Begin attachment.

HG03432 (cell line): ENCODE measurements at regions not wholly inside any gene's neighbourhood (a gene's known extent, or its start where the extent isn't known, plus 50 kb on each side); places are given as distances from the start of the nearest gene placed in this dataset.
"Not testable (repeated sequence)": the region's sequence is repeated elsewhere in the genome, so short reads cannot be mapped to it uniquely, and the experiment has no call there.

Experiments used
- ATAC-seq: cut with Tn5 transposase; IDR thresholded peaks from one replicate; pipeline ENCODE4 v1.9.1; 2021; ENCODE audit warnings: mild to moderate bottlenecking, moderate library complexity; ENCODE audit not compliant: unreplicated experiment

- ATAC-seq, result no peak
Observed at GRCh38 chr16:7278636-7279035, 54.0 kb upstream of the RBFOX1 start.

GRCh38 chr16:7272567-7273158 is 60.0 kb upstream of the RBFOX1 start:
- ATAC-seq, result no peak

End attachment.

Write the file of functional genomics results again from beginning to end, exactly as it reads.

HG03432 (cell line): ENCODE measurements at regions not wholly inside any gene's neighbourhood (a gene's known extent, or its start where the extent isn't known, plus 50 kb on each side); places are given as distances from the start of the nearest gene placed in this dataset.
"Not testable (repeated sequence)": the region's sequence is repeated elsewhere in the genome, so short reads cannot be mapped to it uniquely, and the experiment has no call there.

Experiments used
- ATAC-seq: cut with Tn5 transposase; IDR thresholded peaks from one replicate; pipeline ENCODE4 v1.9.1; 2021; ENCODE audit warnings: mild to moderate bottlenecking, moderate library complexity; ENCODE audit not compliant: unreplicated experiment

- ATAC-seq, result no peak
Observed at GRCh38 chr16:7278636-7279035, 54.0 kb upstream of the RBFOX1 start.

GRCh38 chr16:7272567-7273158 is 60.0 kb upstream of the RBFOX1 start:
- ATAC-seq, result no peak